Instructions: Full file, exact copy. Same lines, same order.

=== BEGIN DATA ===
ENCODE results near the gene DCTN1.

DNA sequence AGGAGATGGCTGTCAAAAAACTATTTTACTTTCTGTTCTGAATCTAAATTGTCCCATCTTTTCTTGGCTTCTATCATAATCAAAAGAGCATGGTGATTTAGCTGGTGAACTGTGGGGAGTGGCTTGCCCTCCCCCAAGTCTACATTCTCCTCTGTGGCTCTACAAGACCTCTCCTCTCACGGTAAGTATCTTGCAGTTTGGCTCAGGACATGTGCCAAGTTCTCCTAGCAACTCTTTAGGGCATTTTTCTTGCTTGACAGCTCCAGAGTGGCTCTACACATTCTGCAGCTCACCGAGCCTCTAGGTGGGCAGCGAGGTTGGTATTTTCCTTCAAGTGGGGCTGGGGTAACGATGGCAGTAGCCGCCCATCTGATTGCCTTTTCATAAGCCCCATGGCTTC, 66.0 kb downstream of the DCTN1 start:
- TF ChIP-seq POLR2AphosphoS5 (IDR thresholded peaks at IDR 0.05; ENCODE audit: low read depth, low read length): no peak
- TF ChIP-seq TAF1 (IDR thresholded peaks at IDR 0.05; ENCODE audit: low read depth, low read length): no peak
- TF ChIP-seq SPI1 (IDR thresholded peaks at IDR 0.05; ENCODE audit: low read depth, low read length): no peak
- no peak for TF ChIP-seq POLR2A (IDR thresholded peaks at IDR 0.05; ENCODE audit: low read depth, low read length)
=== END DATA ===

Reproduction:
ENCODE results near the gene DCTN1.

DNA sequence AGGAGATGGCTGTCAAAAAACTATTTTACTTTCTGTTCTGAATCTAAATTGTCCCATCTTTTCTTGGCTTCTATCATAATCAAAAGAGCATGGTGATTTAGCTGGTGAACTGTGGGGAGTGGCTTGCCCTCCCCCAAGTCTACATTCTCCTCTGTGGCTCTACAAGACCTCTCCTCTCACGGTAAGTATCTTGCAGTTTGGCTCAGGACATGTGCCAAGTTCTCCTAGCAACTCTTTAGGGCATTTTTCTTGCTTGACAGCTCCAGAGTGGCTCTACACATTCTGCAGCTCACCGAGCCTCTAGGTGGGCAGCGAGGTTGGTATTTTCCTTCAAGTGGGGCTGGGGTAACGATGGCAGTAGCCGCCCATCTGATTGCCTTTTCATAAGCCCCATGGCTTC, 66.0 kb downstream of the DCTN1 start:
- TF ChIP-seq POLR2AphosphoS5 (IDR thresholded peaks at IDR 0.05; ENCODE audit: low read depth, low read length): no peak
- TF ChIP-seq TAF1 (IDR thresholded peaks at IDR 0.05; ENCODE audit: low read depth, low read length): no peak
- TF ChIP-seq SPI1 (IDR thresholded peaks at IDR 0.05; ENCODE audit: low read depth, low read length): no peak
- no peak for TF ChIP-seq POLR2A (IDR thresholded peaks at IDR 0.05; ENCODE audit: low read depth, low read length)